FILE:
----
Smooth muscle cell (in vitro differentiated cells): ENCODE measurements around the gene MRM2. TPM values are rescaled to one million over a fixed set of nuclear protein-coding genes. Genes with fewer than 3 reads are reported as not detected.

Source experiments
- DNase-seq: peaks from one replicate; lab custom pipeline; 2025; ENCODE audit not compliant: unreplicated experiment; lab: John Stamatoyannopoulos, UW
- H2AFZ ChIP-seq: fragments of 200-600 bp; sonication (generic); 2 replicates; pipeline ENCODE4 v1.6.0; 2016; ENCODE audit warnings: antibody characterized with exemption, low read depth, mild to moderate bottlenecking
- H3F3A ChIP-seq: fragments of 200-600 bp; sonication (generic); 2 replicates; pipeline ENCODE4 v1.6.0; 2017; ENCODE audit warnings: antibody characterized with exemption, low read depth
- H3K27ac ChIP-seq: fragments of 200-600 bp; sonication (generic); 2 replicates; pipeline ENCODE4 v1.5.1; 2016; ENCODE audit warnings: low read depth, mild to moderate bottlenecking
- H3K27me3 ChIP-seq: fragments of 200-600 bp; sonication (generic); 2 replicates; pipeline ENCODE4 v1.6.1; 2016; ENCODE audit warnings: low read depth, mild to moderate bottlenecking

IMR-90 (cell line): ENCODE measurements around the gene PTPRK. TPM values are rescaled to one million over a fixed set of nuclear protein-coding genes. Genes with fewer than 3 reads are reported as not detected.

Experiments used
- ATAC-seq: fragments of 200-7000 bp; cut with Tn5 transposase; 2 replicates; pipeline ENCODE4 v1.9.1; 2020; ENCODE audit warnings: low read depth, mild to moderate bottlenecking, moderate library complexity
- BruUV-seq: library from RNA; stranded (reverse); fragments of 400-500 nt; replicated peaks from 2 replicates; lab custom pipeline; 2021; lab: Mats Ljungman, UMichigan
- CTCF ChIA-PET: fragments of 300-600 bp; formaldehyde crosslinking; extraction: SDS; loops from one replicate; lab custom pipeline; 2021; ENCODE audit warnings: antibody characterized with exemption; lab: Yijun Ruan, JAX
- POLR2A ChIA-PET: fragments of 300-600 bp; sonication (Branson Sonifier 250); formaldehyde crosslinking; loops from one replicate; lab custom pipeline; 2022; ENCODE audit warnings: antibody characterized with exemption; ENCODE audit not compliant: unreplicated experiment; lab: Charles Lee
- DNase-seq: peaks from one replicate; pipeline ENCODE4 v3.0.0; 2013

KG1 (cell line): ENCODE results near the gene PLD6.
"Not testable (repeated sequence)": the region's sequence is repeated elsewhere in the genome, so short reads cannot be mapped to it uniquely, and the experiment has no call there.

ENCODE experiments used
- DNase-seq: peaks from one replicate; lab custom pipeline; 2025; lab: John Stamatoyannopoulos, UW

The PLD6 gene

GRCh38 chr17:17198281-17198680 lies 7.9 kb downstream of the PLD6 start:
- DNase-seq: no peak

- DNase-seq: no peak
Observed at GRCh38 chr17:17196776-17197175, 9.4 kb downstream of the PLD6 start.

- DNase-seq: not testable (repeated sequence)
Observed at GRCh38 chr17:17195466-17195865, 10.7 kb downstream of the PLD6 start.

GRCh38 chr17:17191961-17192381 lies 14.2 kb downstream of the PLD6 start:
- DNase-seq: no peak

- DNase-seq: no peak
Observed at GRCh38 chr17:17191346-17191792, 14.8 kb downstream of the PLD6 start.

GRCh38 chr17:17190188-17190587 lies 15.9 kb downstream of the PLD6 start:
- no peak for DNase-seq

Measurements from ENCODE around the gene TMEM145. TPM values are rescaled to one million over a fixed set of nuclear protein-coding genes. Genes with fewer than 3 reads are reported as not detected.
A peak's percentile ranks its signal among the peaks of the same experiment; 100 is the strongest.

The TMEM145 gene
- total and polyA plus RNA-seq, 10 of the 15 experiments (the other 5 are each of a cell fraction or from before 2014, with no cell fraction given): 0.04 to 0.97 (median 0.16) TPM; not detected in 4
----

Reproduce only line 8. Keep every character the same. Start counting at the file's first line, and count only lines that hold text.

IMR-90 (cell line): ENCODE measurements around the gene PTPRK. TPM values are rescaled to one million over a fixed set of nuclear protein-coding genes. Genes with fewer than 3 reads are reported as not detected.